For those who like pouring their own, Redding SAECO has the widest variety of .41-caliber cast bullet molds available, including its No. .415 which is a beautiful 220-grain gas-check design. SAECO molds are simply the best you can buy.

If you like the economy of bullet casting but don't have the time for it, Leadhead's Bullets in St. John, Kansas is the place to go. It offers both a 245- and 270-grain gas-check design. These are very impressive and extremely well-cast. I've used these bullets extensively, and they have carved out a large and loyal following among silhouette shooters. Cast out of lead that measures 20+ on the Brinell hardness scale, these heavy hitters are exceptionally accurate. Prices are also very reasonable. The 245-grain design is perfect for silhouette or white tail deer, and the 270-grain has a wide appeal to those who like spanking the rams with lots of extra authority. The 270s are also very effective bullets for those who like hunting boar with a handgun and like the superior penetration of a heavyweight bullet.

So what do you get when you combine a well-proven yet innovative design with the new generation quality that comes from modem CNC machinery and attention to detail? What is probably the best double-action revolver on the planet. When coupled with the very powerful .414 SuperMag cartridge, you have a tough combination that relegates the ordinary .44 Mag revolver to the second string. Here's a team that will flatten steel with all the authority you could wish for and which will also allow the handgun hunter take game at longer distances without any fear of running out of performance. What more could you want?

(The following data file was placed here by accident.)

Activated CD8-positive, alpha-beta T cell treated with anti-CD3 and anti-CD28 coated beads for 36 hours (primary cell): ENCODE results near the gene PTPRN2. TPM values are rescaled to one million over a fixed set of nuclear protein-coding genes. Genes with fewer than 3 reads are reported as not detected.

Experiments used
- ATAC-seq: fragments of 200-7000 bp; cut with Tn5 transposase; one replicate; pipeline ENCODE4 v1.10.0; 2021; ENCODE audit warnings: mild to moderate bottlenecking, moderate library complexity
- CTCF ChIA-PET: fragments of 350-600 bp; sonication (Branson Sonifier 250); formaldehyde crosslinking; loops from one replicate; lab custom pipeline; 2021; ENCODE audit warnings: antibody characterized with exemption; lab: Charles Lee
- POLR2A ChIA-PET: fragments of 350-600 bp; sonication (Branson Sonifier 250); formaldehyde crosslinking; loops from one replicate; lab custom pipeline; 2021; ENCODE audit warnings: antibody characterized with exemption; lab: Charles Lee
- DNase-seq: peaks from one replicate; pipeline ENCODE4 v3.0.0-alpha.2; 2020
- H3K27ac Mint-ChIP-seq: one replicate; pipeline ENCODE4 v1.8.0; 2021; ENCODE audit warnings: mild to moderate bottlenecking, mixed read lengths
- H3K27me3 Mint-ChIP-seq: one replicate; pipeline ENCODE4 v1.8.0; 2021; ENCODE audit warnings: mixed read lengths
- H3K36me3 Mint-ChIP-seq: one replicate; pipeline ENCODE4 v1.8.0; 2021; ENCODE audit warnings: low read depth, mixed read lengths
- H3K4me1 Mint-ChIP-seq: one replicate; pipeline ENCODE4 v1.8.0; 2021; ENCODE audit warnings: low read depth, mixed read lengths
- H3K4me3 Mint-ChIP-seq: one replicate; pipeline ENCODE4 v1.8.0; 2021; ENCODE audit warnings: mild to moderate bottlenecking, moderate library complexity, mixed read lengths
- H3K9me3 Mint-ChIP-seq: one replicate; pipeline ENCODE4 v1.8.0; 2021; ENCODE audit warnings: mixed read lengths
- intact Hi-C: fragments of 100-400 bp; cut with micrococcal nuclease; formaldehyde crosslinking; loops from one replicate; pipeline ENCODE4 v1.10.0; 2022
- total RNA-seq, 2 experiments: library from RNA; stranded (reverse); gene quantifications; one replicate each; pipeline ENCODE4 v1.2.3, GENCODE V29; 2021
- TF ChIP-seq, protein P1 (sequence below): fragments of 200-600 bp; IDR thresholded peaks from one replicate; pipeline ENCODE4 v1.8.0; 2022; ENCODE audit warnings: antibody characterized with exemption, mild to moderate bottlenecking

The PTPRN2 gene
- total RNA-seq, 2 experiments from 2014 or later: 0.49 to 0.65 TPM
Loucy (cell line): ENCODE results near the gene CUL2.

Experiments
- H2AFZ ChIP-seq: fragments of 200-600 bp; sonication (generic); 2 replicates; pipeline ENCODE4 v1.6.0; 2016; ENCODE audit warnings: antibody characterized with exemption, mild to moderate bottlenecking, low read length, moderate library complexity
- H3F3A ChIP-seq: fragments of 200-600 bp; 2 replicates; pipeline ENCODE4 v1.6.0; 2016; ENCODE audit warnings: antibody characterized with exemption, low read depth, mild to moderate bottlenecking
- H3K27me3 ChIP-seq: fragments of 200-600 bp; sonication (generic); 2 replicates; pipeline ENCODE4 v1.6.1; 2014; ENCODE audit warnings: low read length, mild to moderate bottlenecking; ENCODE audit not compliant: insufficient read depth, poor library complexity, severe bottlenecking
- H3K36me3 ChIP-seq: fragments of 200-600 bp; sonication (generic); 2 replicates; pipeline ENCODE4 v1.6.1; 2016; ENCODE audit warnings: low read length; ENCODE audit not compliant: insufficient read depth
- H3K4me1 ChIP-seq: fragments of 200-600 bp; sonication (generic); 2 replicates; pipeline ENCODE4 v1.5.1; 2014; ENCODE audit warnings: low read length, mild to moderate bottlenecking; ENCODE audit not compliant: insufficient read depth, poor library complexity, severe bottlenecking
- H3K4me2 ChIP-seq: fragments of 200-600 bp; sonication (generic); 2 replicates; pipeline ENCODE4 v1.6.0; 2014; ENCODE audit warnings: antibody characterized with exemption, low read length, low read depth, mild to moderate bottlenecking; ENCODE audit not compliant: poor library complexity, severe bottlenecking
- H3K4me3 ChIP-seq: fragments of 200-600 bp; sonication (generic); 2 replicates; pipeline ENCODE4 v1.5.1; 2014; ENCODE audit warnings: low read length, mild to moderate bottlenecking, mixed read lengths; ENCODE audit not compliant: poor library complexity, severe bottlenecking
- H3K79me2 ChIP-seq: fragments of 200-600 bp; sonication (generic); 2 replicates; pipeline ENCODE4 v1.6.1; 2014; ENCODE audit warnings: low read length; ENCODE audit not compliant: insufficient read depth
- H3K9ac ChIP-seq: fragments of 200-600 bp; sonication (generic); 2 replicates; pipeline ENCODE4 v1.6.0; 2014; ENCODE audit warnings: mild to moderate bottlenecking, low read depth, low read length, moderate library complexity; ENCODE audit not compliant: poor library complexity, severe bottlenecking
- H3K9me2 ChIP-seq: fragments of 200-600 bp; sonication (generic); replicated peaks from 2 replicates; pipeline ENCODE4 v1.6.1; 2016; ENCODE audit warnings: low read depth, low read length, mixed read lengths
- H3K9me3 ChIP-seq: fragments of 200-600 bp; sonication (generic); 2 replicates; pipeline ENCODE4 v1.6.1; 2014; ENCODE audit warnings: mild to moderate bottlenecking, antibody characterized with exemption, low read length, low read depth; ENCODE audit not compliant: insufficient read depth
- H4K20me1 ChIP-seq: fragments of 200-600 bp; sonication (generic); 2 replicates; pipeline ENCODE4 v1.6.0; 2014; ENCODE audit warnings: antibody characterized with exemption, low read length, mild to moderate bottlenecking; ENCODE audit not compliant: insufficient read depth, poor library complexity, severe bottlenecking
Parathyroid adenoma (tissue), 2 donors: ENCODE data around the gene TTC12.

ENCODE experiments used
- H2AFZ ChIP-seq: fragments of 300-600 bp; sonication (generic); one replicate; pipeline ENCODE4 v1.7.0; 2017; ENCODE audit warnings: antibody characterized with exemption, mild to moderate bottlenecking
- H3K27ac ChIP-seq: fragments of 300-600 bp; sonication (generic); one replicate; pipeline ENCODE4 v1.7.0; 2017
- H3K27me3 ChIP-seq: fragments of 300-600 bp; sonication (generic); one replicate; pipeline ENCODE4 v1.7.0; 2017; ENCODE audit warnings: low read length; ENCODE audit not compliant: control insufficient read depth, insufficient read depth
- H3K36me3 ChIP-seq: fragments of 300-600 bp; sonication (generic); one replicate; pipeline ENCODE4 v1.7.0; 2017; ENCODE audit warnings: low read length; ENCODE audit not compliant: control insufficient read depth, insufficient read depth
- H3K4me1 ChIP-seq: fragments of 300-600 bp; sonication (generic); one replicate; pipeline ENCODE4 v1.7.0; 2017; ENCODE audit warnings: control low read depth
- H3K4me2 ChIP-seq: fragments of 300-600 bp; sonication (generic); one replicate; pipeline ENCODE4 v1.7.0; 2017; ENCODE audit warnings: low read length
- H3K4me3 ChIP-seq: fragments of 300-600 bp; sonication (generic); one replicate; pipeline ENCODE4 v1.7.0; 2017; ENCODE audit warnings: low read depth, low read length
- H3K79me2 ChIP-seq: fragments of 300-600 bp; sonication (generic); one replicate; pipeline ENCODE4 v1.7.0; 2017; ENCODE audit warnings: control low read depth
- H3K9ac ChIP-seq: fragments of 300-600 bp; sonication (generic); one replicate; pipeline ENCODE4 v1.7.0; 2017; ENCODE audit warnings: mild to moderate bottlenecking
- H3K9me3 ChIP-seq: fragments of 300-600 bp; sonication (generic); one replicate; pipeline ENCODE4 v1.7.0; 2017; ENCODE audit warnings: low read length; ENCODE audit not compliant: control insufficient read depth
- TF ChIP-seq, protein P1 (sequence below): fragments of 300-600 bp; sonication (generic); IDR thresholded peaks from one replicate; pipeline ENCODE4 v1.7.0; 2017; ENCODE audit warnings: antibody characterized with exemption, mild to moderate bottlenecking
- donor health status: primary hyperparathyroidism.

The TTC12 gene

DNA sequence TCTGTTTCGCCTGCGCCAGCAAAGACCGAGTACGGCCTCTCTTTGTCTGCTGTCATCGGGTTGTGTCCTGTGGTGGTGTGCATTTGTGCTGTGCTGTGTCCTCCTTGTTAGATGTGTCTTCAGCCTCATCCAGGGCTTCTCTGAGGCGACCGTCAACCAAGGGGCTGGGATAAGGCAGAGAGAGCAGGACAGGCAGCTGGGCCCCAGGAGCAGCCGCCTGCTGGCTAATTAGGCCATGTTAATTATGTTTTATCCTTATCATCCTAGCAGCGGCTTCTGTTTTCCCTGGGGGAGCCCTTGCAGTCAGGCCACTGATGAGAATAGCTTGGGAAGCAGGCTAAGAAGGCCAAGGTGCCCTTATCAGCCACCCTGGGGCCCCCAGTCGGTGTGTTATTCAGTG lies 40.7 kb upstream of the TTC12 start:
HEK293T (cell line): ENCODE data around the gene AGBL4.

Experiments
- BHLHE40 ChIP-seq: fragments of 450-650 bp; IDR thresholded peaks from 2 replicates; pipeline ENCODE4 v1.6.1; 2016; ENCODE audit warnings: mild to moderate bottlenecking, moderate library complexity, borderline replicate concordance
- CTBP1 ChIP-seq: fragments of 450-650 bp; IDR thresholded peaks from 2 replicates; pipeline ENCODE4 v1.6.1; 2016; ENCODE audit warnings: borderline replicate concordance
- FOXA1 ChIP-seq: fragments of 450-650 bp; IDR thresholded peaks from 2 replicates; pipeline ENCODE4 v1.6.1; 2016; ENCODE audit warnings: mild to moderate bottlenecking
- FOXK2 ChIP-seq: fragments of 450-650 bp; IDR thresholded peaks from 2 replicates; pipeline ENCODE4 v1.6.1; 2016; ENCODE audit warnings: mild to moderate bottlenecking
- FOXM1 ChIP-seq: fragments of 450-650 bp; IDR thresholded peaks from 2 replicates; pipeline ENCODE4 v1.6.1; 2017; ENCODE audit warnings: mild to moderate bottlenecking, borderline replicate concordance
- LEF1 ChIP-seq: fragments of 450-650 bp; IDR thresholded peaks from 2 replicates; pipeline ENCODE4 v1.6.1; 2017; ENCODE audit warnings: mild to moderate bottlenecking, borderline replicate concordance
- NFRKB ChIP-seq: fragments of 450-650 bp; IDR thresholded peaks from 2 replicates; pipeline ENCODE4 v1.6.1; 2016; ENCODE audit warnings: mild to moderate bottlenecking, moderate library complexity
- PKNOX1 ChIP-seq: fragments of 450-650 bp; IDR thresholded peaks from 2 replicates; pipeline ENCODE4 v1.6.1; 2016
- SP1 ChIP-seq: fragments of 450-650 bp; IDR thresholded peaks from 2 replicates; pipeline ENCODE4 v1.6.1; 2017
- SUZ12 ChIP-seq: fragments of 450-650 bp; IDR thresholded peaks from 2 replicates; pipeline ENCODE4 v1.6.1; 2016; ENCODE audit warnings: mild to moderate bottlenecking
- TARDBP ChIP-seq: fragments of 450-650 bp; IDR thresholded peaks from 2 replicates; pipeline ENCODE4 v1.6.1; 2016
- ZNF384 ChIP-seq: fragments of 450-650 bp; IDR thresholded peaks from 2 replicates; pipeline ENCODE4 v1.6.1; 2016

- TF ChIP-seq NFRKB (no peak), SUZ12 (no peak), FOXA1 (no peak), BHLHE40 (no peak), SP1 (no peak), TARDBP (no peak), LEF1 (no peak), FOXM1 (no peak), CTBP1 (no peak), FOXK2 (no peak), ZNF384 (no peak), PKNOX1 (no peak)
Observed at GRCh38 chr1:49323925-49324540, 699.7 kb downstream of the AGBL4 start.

Dan Wesson 414 Super Mag shown with two barrels. Besides offering versatility unique barrel mounting system improves accuracy.

This 50-yard group was made with the Leadhead commercial cast bullets.

The tight on this half size 100 meter practice target shows what Spotti is capable of with the 414.

27.0 WW296 210 Sierra Win 1503 1.75
27.8 WW296 210 Hornady Win 1465 2.10
26.5 H110 210 Hornady Win 1609 1.55
24.3 Lil' Gun 210 Nosler Win 1536 1.65
25.2 Lil' Gun 210 Hornady Win 1593 1.88
26.5 Lii' Gun 210 Nosler Win 1650 1.51
23.0 H4227 220 SAECO Win 1506 1.78
25.0 H4227 220 SAECO Win 1593 3.00
25.5 H4227 220 SAECO Win 1618 2.11
25.2 H4227 245 LH Cast CCI 1545 2.00
23.0 AA5744 270 LH Cast CCI 1202 2.25
24.2 AA5744 270 LH Cast CCI 1346 2.21
24.5 N110 210 Sierra Win 1625 1.89
COPYRIGHT 2002 Publishers' Development Corporation
No portion of this article can be reproduced without the express written permission from the copyright holder.
Copyright 2002 Gale, Cengage Learning. All rights reserved.

Article Details
Printer friendly Cite/link Email Feedback
Author:Spotti, Todd
Publication:Guns Magazine
Date:Mar 1, 2002
Previous Article:Kimber's Delightful Little Varminter: Trim, elegant, accurate and beautifully crafted -- the Kimber 84M just may be America's classiest production...
Next Article:Match Rifle Ammo: Is factory match-grade ammunition really worth it? Petty puts it to the test.

Related Articles
The world's greatest handgun cartridge.
Handgun harvesting: hunting with a handgun requires patience, skill and ability. None of which John has ... just kidding!
S&W Model 21 .44 Special: stealing some of Clint Smith's thunder.
The gun within: certain characteristics make a feller keep a gun sometimes.
Ruger GP100: this rugged modern classic .357 Magnum revolver is configured for sportsmen's use.

Terms of use | Copyright © 2018 Farlex, Inc. | Feedback | For webmasters